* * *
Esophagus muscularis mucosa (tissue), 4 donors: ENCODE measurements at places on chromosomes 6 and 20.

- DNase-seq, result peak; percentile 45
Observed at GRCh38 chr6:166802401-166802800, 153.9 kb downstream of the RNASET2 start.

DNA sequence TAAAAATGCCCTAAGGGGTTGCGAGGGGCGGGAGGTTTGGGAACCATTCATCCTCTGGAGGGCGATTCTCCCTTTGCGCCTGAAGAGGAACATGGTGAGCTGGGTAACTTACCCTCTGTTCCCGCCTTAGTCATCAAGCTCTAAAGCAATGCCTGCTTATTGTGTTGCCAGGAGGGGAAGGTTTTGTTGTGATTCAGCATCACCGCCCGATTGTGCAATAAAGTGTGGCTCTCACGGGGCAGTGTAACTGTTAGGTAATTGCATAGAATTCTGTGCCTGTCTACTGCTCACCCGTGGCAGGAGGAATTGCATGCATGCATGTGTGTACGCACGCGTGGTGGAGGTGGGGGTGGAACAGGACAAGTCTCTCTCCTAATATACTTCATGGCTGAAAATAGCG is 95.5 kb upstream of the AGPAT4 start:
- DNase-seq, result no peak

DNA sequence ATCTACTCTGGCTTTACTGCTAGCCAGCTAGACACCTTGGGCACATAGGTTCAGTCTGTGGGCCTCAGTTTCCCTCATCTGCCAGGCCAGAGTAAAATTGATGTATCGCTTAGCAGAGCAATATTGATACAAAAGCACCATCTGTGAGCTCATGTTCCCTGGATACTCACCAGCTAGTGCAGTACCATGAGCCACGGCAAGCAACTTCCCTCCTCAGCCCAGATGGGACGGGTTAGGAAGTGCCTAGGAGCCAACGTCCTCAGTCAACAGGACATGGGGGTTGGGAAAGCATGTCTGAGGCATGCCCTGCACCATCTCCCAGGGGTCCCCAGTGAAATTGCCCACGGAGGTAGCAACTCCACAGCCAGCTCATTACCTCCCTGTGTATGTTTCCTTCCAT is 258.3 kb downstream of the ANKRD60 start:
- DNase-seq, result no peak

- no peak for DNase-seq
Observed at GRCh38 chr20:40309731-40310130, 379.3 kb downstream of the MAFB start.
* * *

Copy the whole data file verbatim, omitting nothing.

Esophagus muscularis mucosa (tissue), 4 donors: ENCODE measurements at places on chromosomes 6 and 20.

- DNase-seq, result peak; percentile 45
Observed at GRCh38 chr6:166802401-166802800, 153.9 kb downstream of the RNASET2 start.

DNA sequence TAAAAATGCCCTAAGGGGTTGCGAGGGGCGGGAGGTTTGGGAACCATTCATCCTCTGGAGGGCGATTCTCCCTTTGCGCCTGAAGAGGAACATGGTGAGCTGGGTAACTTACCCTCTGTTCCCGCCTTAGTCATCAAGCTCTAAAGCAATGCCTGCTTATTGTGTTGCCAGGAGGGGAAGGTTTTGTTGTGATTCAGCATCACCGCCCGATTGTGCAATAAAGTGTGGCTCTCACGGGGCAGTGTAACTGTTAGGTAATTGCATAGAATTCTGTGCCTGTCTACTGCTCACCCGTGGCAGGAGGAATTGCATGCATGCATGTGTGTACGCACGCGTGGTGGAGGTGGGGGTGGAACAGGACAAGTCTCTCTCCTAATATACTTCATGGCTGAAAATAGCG is 95.5 kb upstream of the AGPAT4 start:
- DNase-seq, result no peak

DNA sequence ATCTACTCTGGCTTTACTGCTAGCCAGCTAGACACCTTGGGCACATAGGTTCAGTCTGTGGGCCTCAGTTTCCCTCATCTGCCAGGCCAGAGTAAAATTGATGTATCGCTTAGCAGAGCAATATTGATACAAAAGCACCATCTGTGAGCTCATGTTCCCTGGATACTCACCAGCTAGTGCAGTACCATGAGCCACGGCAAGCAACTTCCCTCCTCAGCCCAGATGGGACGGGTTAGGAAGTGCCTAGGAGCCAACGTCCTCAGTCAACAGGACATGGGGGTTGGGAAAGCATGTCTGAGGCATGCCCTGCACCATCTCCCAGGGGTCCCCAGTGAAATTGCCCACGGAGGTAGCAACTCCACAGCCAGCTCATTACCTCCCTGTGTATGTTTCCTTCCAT is 258.3 kb downstream of the ANKRD60 start:
- DNase-seq, result no peak

- no peak for DNase-seq
Observed at GRCh38 chr20:40309731-40310130, 379.3 kb downstream of the MAFB start.